I am not working at the Funeral Home today, believe it or not most of the city is closed today for the annual "Fat Tuesday" event. As I mentioned yesterday, I have a very busy week ahead of me, so I am going to use my time today very wisely.
Our longtime Webmaster and buddy "Plowboy" Kurt Nielsen arrives tomorrow evening, and I am also at the Funeral Home during the day tomorrrow and will be helping out later in the evening with The Gulf Coast Wrestlers Reunion before I go to the airport to retrieve Mr. Nielsen, and welcome him to "God's Country."
I am pleased to have my 'ol buddy, and wrestling legend Les Thatcher (above) at our GULF SOUTH WRESTLING Training Center on Thursday night. Many of you know that Les, along with Harley Race, and Dr. Tom Prichard, do seminars all over the country. Les has agreed to conduct a private mini-seminar for our talent, and future talent, just as a special favor for us. To say we are excited about this, is an understatement.
If you really want to step right into the local Mardi Gras action, one of our local television stations, WKRG-TV CBS, will have streaming live video from downtown Mobile all day today, beginning at 9:00 am (CT). Just click on This link: LIVE MOBILE, ALABAMA MARDI GRAS COVERAGE
Then, if you are really brave. Here's two links to streaming live Mardi Gras direct from Bourbon Street in New Orleans.
LIVE STREAMING VIDEO - BOURBON STREET
MORE NEW ORLEANS MARDI GRAS VIDEO ETC.
And for you "newbies" out there, here's a short history of exactly what this Mardi Gras stuff is all about. To do this, we will have to first explain the real meaning of the words, "Mardi Gras". The words, "Mardi Gras", is in the French language. Broken down, the words are, "Mardi", French for "Tuesday". "Gras", in French, means "Fat". In translating French to English, the last word spoken should be, (more or less) the first word translated. Therefore following this loose rule, the translation comes to mean, "Fat Tuesday". Now that we have the literal translation of the words, we need to know why this one Tuesday of the year is referred too, by the French, by this given name.
In the Middle Ages, the Catholic Church prescribed what was on the daily menu. Each week during the Lenten season, there was at least one day, and more often three or even four days (depending on where and when in medieval Europe, you were) during which no meat was to be eaten. For centuries, it was customary to fast by abstaining from meat with the lone exception of fish, during Lent.
In those days, long ago, people, of course, had no refrigeration, to hold perishable foods for long periods of time. Lenten season, requiring the observer to refrain from meat, presented some interesting problems for keeping and storing foods. Since the Lenten season is about 40 days long, in duration, meat on hand, had to either, be eaten, before the start of the observance or discarded.
Since Lent always starts on the seventh Wednesday before Easter, the religious following of Jesus, would choose the Tuesday before Ash Wednesday to feast, before beginning the season of "fasting". This way they could take care of two problems; the first, the hunger that goes along with fasting. The second, how to get rid of all that food before it spoiled, because they basically had a meatless and sometimes a very slim diet, for the next month. The French began to refer too this day as, "Fat Tuesday" or, as spoken in French, "Mardi Gras".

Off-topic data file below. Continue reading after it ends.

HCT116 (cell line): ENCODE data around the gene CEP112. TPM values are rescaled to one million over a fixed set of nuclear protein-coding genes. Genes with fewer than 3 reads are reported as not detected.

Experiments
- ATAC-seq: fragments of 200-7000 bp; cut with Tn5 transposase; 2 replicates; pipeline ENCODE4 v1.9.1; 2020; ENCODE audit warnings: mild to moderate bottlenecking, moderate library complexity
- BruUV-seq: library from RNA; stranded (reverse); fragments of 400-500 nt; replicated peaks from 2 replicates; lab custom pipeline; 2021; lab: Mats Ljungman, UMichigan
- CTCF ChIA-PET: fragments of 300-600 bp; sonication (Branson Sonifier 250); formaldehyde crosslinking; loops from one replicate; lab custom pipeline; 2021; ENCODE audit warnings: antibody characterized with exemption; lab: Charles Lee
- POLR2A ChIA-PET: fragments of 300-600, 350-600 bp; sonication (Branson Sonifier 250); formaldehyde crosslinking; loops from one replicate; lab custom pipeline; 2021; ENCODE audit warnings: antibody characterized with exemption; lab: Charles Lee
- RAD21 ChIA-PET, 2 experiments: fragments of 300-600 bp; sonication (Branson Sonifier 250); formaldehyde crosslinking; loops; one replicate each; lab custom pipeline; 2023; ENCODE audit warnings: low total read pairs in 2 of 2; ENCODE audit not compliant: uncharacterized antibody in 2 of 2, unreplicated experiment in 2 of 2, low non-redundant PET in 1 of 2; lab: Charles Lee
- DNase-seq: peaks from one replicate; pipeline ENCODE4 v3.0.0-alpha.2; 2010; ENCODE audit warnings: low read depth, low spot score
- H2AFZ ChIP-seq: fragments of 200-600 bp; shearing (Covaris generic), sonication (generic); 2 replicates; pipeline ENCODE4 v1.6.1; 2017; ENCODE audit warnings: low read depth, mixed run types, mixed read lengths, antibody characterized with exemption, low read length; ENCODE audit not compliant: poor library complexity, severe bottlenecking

As a major holiday in parts of Europe and South America, the celebration dates back to 1703 when the tiny French colony of Mobile (the future Mobile, Alabama) observed North America's first Mardi Gras. The Cowbellion de Rakin society took loudly to the streets in 1830 armed with rakes, hoes and cowbells plundered from a hardware store, and no doubt later kept the feast with whatever food and drink they had. Although they marched on New Year's Eve and not Fat Tuesday, they were a true antecedent of Mardi Gras in Mobile and the first mystic societies, which were later formed in the 1830s. Later, in 1857, the Mobile members of the Cowbellian de Rakin Society traveled to New Orleans and assisted with the formation of the Mystic Krewe of Comus, to this day New Orleans' most prestigious Mardi Gras society. From these early roots grew the wonderful Mardi Gras celebrations found today in the Port City.
The stress of the Civil War brought an end to the annual festivities in Mobile. After the war and under Union occupation, the city was disillusioned and discouraged. On the afternoon of Fat Tuesday in 1866, Joseph Stillwell Cain set out to raise the spirits of Mobile. He donned Chickasaw Indian regalia, called himself "Chief Slacabormorinico," climbed aboard a decorated coal wagon pulled by a mule and held a one-float parade through the streets of Mobile. Mardi Gras with all its frivolity was reborn!
Cain founded many of the mystic societies and built a tradition of Mardi Gras parades, which continues today. In fact, he is remembered each year on Joe Cain Day, which is the Sunday before Ash Wednesday. Known as "the people's day," Mardi Gras revelers decorate anything they can push, pull, or drag for the Joe Cain Procession and parade, which is as much fun to watch as it is to ride. Cain himself participated in each year's festivity until he died at age 72.
Mobile, Alabama is not only the home of the first-known Mardi Gras celebration in North America in 1703, but also home to the modern America’s Family Mardi Gras which delights all ages from across the nation. This magnificent celebration lasts for nearly two weeks and culminates on Fat Tuesday, the day before Lent.
Now you know what it's all about!
HAPPY MARDI GRAS!